Our Government’s End Gang Life Initiative Needs Community Support To Be Successful

By Mike Morris – Solicitor General and Minister of Public Safety

The dangers of a gang lifestyle are significant. Those engaged in gang activities risk not only their own lives, which are cut short on average by age 30, but also those of their families and communities.

More than ever, cowardly attacks on our busy streets are endangering the lives of innocent bystanders. This is why, beyond recent additions of members to Surrey’s RCMP Detachment and the significant provincial anti-gang resources that have been on the ground since day one, we want to reinforce our efforts to keep young people out of gangs.

British Columbia’s Combined Forces Special Enforcement Unit (CFSEU-BC) has created the End Gang Life program, focusing on province-wide anti-gang prevention strategies targeting at-risk youth. CFSEU-BC receives $60 million a year from our government, which means not only significant support for the efforts of police on the front lines, but also resources to keep young people out of gangs in the first place.

The End Gang Life program has been a continued success in many communities, and I can say with confidence that our anti-gang officers are engaging with the South Asian community. CFSEU-BC is an original partner with the RCMP, Gurdwara leadership and the South Asian Community Coalition Against Youth Violence (SACCAYV) in the Sikh Leadership and Police Committee on Gang Violence.

This partnership has resulted in the first-ever meetings between police and all temple leaders at the RCMP’s Pacific Regional Training Centre in 2014 and 2015, and several follow-up newsletters to the South Asian community and distributed through the Gurdwaras. CFSEU-BC has also distributed approximately 60,000 English/Punjabi “Understanding Youth and Gangs – A Parent’s Resource” booklets to community partners, Gurdwaras, and to families at South Asian youth events and Vaisakhi parades.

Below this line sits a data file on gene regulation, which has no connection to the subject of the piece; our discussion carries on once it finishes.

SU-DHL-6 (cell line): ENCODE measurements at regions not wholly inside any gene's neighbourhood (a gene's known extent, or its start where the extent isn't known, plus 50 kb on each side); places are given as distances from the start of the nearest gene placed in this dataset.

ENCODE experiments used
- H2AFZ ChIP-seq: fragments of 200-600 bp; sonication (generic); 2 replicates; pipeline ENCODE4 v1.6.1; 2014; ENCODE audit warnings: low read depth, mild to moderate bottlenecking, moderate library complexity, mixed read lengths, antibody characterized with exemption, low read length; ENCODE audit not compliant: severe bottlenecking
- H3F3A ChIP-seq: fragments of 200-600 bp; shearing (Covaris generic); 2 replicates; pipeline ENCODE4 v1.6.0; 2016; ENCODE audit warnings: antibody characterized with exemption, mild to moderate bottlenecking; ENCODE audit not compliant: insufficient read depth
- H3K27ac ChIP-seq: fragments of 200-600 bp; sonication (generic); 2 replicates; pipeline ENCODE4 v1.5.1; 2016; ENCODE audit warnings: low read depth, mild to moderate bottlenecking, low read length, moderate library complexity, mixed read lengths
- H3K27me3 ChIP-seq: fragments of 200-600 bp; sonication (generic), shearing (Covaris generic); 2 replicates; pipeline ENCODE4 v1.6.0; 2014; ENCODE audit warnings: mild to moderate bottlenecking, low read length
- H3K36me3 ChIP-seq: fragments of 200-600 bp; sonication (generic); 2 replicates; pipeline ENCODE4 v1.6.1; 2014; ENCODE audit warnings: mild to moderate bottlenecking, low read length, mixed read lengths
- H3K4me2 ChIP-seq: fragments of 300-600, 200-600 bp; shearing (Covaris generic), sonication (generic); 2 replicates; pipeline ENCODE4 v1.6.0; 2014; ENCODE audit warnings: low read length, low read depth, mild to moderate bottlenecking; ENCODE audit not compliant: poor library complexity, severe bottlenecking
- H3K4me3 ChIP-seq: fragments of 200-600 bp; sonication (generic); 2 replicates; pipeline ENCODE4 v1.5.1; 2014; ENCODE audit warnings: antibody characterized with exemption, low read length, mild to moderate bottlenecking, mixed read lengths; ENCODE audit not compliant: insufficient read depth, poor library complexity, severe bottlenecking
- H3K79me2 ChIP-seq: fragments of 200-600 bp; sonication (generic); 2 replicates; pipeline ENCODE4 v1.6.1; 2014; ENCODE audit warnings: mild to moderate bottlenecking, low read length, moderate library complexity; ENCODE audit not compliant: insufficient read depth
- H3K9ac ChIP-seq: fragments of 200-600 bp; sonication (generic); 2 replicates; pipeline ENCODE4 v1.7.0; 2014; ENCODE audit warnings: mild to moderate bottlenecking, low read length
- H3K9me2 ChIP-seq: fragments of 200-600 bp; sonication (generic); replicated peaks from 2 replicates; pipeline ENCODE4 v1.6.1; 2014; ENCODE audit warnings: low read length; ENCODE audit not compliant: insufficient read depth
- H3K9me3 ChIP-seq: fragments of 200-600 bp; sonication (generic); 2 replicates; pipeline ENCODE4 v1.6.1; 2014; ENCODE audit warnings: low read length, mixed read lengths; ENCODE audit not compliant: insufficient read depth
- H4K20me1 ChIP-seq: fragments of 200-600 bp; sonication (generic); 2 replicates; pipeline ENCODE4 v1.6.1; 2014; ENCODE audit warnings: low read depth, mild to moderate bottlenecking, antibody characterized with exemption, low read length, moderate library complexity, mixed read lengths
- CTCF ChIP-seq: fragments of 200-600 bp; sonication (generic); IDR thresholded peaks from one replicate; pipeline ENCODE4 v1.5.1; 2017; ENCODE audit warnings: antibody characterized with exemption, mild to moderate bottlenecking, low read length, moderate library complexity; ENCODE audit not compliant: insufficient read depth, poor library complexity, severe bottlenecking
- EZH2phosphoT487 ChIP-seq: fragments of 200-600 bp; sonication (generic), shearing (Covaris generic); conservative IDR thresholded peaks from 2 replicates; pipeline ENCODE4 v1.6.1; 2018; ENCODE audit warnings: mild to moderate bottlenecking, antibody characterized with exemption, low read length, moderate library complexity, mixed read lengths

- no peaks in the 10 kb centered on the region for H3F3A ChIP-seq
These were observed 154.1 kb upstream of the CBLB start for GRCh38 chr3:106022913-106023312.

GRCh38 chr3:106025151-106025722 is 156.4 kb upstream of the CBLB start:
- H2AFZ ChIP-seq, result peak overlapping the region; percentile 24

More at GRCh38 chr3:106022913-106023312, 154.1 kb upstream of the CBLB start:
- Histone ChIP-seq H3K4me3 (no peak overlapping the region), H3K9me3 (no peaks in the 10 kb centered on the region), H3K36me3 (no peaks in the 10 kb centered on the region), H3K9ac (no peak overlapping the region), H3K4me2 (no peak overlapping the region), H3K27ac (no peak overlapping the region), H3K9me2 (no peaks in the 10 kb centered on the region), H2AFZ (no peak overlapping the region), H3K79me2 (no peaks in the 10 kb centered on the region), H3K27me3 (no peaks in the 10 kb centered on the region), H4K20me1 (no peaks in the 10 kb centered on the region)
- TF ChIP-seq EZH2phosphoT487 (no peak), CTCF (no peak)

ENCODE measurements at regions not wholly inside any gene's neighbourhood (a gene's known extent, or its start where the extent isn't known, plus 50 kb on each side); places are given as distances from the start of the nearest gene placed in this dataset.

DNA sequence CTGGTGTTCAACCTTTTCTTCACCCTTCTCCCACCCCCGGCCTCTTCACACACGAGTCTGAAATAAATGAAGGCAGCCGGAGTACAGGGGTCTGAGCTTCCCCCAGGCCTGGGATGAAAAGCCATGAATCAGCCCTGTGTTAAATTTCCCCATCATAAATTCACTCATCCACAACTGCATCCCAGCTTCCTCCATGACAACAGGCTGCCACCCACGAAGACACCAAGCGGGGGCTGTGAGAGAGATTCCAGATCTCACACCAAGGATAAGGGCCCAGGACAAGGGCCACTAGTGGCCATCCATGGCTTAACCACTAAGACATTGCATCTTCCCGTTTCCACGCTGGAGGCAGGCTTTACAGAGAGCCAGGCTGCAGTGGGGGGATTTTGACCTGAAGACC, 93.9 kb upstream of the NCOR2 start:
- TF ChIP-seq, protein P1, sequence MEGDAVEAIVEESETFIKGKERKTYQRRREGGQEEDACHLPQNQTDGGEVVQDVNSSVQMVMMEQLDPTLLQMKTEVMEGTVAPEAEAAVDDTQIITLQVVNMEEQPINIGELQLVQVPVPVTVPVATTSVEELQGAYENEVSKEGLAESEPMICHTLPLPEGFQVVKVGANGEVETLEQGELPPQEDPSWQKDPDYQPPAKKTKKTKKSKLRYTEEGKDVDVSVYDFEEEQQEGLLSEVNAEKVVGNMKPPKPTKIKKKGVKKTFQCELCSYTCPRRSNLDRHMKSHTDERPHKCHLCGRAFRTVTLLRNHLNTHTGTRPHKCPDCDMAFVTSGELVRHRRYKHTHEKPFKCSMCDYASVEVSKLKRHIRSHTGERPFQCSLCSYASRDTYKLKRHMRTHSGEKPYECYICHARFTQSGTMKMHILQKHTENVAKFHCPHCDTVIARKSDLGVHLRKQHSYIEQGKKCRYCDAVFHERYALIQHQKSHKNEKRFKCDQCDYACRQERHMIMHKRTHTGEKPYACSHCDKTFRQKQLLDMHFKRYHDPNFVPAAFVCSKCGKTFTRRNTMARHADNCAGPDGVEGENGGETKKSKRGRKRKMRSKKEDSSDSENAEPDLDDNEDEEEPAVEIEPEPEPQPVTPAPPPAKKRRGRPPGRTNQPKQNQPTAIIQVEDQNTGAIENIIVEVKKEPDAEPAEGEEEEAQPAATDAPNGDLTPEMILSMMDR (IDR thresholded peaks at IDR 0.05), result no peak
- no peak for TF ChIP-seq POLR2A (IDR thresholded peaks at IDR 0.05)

Additionally, a Punjabi-speaking officer working within CFSEU-BC has taken part in almost two dozen radio and television interviews to address gang issues and prevention. CFSEU-BC’s Community Engagement Officer has spoken to youth and families at nearly two dozen South Asian community events, Gurdwaras, schools and police-hosted community safety forums.

Collaboration and communication between the Province, police agencies and community leaders are stronger than ever. We’re all working together to protect public safety and enact real change in young people’s behaviour. CFSEU-BC is knocking on doors and engaging families, identifying gang “up-and-comers” in the community and talking to their parents, and visiting youth and young adults in custody to start the conversation on gang-exit strategies.

These initiatives are making a difference and the community is listening, as consistently demonstrated in the well-attended community safety forums hosted by police. But there is still more that we can do together.

Now, we need the families and friends of those directly involved in ongoing gang activities to do the right thing and come forward to police. For those involved in gang life, or those being pressured to join a gang, I assure you that you will end up injured, dead or convicted and behind bars.

Our government is committed to ensuring that families and communities are safe. Those who choose not to heed these warnings will find no safe haven in British Columbia.

Mike Morris is BC Solicitor General and Minister of Public Safety.

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